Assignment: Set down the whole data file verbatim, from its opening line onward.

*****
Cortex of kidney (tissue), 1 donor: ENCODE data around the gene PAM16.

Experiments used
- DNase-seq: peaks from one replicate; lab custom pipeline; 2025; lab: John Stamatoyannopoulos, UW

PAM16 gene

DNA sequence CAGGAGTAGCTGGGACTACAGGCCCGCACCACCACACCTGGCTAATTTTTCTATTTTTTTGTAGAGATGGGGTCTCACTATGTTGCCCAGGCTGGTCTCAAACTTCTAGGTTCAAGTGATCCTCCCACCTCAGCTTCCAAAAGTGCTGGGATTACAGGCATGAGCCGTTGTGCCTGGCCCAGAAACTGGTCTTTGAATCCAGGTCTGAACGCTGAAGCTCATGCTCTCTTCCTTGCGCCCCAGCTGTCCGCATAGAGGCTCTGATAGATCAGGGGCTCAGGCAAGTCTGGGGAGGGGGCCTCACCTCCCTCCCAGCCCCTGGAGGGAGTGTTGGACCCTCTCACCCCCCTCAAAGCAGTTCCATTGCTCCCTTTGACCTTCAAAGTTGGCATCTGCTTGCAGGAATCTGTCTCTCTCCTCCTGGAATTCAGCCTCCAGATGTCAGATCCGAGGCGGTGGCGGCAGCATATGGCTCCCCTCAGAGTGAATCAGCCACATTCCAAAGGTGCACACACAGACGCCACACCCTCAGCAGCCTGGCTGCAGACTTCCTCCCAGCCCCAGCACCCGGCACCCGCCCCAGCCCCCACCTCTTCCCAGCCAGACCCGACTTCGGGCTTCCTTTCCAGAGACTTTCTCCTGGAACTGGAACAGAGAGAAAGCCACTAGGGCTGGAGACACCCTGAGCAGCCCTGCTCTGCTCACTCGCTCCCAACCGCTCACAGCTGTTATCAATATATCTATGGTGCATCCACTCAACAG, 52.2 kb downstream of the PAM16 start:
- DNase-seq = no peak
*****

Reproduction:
Cortex of kidney (tissue), 1 donor: ENCODE data around the gene PAM16.

Experiments used
- DNase-seq: peaks from one replicate; lab custom pipeline; 2025; lab: John Stamatoyannopoulos, UW

PAM16 gene

DNA sequence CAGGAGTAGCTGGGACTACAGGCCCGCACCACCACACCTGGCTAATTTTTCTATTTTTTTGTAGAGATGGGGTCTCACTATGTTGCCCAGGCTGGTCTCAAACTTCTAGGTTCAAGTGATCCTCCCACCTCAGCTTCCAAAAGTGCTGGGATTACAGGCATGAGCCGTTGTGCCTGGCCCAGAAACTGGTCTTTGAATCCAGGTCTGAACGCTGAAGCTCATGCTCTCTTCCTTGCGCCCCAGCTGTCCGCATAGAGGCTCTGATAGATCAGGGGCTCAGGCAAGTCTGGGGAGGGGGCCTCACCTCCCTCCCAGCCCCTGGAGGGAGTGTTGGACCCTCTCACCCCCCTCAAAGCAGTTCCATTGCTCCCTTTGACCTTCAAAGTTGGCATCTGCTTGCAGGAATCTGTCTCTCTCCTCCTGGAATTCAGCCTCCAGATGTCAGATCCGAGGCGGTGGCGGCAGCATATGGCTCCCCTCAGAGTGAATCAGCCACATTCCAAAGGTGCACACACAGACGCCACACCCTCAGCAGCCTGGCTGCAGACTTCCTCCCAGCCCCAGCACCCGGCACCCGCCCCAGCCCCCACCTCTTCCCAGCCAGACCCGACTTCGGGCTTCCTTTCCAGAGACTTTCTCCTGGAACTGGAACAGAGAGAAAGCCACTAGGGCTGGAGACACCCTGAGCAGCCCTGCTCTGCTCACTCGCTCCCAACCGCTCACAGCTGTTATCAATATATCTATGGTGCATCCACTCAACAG, 52.2 kb downstream of the PAM16 start:
- DNase-seq = no peak